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One recurring problem when we create an application using asynchronous calls is to test this asynchronism. We want to verify the behavior of our application if an operation take 10 seconds or 1 minute to complete.

Let’s take a simple exemple.

We have the MyAsyncMethod method which notifies the end of its execution by raising then MyAsyncMethodCompleted event. We want to simulate a 5 second latency on this method.

Here’s the code allowing us to do that :

public void MyAsyncMethod()
    Timer timer = null;

    var context = SynchronizationContext.Current;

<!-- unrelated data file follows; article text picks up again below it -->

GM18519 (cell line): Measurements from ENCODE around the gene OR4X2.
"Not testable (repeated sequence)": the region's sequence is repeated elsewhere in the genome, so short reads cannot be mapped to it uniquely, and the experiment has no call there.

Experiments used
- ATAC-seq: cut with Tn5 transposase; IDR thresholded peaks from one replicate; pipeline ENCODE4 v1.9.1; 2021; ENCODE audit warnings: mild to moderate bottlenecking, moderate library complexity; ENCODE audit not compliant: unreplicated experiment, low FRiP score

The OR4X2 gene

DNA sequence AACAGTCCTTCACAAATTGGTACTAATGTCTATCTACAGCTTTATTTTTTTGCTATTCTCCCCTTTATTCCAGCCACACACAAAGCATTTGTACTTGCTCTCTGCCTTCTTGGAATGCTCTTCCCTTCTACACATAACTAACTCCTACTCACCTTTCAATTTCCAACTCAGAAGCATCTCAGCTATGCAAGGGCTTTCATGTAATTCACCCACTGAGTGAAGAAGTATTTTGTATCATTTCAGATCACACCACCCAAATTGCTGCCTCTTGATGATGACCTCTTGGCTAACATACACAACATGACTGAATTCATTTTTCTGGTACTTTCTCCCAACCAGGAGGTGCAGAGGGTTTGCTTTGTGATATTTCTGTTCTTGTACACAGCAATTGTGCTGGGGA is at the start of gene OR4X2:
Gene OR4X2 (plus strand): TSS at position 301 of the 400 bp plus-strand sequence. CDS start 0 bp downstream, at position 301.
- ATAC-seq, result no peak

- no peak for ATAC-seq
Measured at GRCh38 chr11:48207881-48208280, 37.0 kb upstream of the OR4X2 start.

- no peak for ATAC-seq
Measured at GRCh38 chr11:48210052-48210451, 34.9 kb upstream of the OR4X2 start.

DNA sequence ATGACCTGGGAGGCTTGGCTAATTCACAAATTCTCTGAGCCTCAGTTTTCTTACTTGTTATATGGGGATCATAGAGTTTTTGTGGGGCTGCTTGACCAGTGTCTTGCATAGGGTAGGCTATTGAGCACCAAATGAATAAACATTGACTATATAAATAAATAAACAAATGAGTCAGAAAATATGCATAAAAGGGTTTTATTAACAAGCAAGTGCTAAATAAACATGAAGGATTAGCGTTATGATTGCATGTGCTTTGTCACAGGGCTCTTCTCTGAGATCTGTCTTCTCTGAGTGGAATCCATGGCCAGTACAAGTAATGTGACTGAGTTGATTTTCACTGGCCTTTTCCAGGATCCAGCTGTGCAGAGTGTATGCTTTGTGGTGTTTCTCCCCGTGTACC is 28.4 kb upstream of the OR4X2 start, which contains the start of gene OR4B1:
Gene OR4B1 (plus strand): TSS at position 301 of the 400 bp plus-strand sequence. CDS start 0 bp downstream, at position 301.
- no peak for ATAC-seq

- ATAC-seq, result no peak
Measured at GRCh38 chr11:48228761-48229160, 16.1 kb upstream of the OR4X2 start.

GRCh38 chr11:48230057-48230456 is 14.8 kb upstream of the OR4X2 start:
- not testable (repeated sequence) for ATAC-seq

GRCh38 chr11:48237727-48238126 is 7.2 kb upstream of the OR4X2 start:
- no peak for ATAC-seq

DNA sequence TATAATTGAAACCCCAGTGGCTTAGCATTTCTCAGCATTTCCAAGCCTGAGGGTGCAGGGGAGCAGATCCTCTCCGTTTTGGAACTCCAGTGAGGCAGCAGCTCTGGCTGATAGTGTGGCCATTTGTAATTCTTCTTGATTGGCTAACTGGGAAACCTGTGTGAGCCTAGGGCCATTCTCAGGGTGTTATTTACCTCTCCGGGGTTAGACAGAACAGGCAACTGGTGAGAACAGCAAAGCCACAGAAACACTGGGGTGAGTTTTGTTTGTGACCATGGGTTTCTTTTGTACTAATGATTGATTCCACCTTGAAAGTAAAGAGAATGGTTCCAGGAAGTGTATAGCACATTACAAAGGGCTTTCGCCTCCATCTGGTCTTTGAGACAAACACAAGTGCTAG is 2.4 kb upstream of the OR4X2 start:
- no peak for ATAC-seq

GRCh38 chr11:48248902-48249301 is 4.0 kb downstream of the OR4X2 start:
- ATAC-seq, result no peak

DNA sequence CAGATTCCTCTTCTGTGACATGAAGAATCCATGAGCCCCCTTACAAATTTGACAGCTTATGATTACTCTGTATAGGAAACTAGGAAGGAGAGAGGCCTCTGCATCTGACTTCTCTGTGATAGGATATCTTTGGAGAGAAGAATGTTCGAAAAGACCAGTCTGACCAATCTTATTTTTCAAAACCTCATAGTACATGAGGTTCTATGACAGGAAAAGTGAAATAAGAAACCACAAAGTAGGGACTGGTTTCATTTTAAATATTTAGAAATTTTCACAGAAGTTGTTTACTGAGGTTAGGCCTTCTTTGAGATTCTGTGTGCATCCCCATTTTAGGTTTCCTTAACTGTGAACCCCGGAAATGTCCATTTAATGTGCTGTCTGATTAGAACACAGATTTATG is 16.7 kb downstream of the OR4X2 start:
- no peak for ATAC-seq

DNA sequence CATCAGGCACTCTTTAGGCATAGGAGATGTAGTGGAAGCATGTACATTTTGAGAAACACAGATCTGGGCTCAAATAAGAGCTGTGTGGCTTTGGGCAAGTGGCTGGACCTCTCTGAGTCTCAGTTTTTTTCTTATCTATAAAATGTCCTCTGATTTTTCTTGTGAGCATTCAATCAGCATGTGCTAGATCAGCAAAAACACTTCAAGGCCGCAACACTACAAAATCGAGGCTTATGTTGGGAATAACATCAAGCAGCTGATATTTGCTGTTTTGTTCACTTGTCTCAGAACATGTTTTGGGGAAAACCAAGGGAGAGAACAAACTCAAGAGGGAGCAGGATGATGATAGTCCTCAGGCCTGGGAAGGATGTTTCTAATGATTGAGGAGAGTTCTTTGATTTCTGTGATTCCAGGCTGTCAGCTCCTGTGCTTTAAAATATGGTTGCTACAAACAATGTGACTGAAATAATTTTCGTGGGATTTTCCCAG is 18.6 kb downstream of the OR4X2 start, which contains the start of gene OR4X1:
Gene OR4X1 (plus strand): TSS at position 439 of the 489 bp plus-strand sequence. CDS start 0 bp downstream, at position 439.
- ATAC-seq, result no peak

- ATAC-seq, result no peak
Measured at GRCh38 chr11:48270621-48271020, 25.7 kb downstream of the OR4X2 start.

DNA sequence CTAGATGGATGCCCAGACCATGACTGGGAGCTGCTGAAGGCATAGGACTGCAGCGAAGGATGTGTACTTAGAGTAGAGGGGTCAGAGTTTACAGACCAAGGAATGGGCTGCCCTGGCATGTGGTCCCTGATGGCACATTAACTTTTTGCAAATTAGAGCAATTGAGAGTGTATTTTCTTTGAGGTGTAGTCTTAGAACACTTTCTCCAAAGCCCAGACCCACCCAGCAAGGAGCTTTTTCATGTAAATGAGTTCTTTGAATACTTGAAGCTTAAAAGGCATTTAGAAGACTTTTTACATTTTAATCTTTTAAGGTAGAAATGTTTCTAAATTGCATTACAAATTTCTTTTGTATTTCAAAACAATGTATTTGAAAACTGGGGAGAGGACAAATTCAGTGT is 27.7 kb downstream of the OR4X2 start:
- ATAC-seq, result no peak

TimerCallback c = state =>
        if (timer != null)

        context.Post(o => MyAsyncMethodCompleted(this, null));
    timer = new Timer(c, null, 5000, int.MaxValue);

The idea is to create a time that will be waiting 5 seconds to invoke a callback. This callback will dispose the timer and invoke the completed event. The main issue here is that the timer will invoke its callback in another thread than the one which initiated the call. In order to call back on the right thread we saved the synchronisation context in a variable. Then, we post the call of the completed event to the synchronisation context. This is like the Dispatcher.BeginInvoke for Silverlight or WPF but here it works for any threads.

So in the end, for the calling method everything is transparent and we introduced latency.

Simple and useful :-)